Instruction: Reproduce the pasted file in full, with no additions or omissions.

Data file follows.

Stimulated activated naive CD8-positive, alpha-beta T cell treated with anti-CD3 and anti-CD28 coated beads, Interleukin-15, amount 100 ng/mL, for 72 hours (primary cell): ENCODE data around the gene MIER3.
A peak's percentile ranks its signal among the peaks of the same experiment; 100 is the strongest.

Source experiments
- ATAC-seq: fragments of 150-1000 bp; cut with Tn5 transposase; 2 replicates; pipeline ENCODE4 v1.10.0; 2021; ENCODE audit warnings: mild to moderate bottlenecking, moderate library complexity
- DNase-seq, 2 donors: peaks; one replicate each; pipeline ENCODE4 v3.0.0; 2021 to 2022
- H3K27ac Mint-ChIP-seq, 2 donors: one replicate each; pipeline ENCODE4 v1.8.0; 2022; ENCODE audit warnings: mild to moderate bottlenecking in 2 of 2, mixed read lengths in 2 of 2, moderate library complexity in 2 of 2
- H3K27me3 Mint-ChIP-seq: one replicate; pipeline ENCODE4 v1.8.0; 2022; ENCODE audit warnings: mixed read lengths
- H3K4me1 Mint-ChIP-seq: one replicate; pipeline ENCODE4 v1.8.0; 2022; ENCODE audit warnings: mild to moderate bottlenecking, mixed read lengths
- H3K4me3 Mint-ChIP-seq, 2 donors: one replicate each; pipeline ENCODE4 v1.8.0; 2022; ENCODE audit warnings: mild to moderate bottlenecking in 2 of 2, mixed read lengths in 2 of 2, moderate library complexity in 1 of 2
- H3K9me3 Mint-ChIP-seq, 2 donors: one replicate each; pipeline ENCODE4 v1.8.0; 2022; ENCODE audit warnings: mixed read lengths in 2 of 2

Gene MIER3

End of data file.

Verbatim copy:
Stimulated activated naive CD8-positive, alpha-beta T cell treated with anti-CD3 and anti-CD28 coated beads, Interleukin-15, amount 100 ng/mL, for 72 hours (primary cell): ENCODE data around the gene MIER3.
A peak's percentile ranks its signal among the peaks of the same experiment; 100 is the strongest.

Source experiments
- ATAC-seq: fragments of 150-1000 bp; cut with Tn5 transposase; 2 replicates; pipeline ENCODE4 v1.10.0; 2021; ENCODE audit warnings: mild to moderate bottlenecking, moderate library complexity
- DNase-seq, 2 donors: peaks; one replicate each; pipeline ENCODE4 v3.0.0; 2021 to 2022
- H3K27ac Mint-ChIP-seq, 2 donors: one replicate each; pipeline ENCODE4 v1.8.0; 2022; ENCODE audit warnings: mild to moderate bottlenecking in 2 of 2, mixed read lengths in 2 of 2, moderate library complexity in 2 of 2
- H3K27me3 Mint-ChIP-seq: one replicate; pipeline ENCODE4 v1.8.0; 2022; ENCODE audit warnings: mixed read lengths
- H3K4me1 Mint-ChIP-seq: one replicate; pipeline ENCODE4 v1.8.0; 2022; ENCODE audit warnings: mild to moderate bottlenecking, mixed read lengths
- H3K4me3 Mint-ChIP-seq, 2 donors: one replicate each; pipeline ENCODE4 v1.8.0; 2022; ENCODE audit warnings: mild to moderate bottlenecking in 2 of 2, mixed read lengths in 2 of 2, moderate library complexity in 1 of 2
- H3K9me3 Mint-ChIP-seq, 2 donors: one replicate each; pipeline ENCODE4 v1.8.0; 2022; ENCODE audit warnings: mixed read lengths in 2 of 2

Gene MIER3